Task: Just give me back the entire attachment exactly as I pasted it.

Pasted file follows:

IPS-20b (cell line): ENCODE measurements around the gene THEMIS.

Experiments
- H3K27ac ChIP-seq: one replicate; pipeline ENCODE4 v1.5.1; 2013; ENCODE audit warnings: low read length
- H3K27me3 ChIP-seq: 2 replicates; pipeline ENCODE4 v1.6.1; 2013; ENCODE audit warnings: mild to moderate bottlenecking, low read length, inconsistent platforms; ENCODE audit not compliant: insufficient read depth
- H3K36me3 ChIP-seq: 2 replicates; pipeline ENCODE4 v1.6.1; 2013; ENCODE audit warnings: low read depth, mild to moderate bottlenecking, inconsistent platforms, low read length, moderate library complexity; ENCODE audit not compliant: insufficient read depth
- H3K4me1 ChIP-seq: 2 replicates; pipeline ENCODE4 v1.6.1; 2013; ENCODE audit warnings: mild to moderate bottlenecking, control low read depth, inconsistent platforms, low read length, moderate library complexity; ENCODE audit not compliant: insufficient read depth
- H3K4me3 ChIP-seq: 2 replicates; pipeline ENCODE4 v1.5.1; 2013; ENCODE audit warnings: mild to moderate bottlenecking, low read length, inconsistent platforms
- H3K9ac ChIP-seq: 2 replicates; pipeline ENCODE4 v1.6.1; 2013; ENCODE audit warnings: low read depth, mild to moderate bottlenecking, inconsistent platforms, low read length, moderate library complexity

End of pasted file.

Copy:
IPS-20b (cell line): ENCODE measurements around the gene THEMIS.

Experiments
- H3K27ac ChIP-seq: one replicate; pipeline ENCODE4 v1.5.1; 2013; ENCODE audit warnings: low read length
- H3K27me3 ChIP-seq: 2 replicates; pipeline ENCODE4 v1.6.1; 2013; ENCODE audit warnings: mild to moderate bottlenecking, low read length, inconsistent platforms; ENCODE audit not compliant: insufficient read depth
- H3K36me3 ChIP-seq: 2 replicates; pipeline ENCODE4 v1.6.1; 2013; ENCODE audit warnings: low read depth, mild to moderate bottlenecking, inconsistent platforms, low read length, moderate library complexity; ENCODE audit not compliant: insufficient read depth
- H3K4me1 ChIP-seq: 2 replicates; pipeline ENCODE4 v1.6.1; 2013; ENCODE audit warnings: mild to moderate bottlenecking, control low read depth, inconsistent platforms, low read length, moderate library complexity; ENCODE audit not compliant: insufficient read depth
- H3K4me3 ChIP-seq: 2 replicates; pipeline ENCODE4 v1.5.1; 2013; ENCODE audit warnings: mild to moderate bottlenecking, low read length, inconsistent platforms
- H3K9ac ChIP-seq: 2 replicates; pipeline ENCODE4 v1.6.1; 2013; ENCODE audit warnings: low read depth, mild to moderate bottlenecking, inconsistent platforms, low read length, moderate library complexity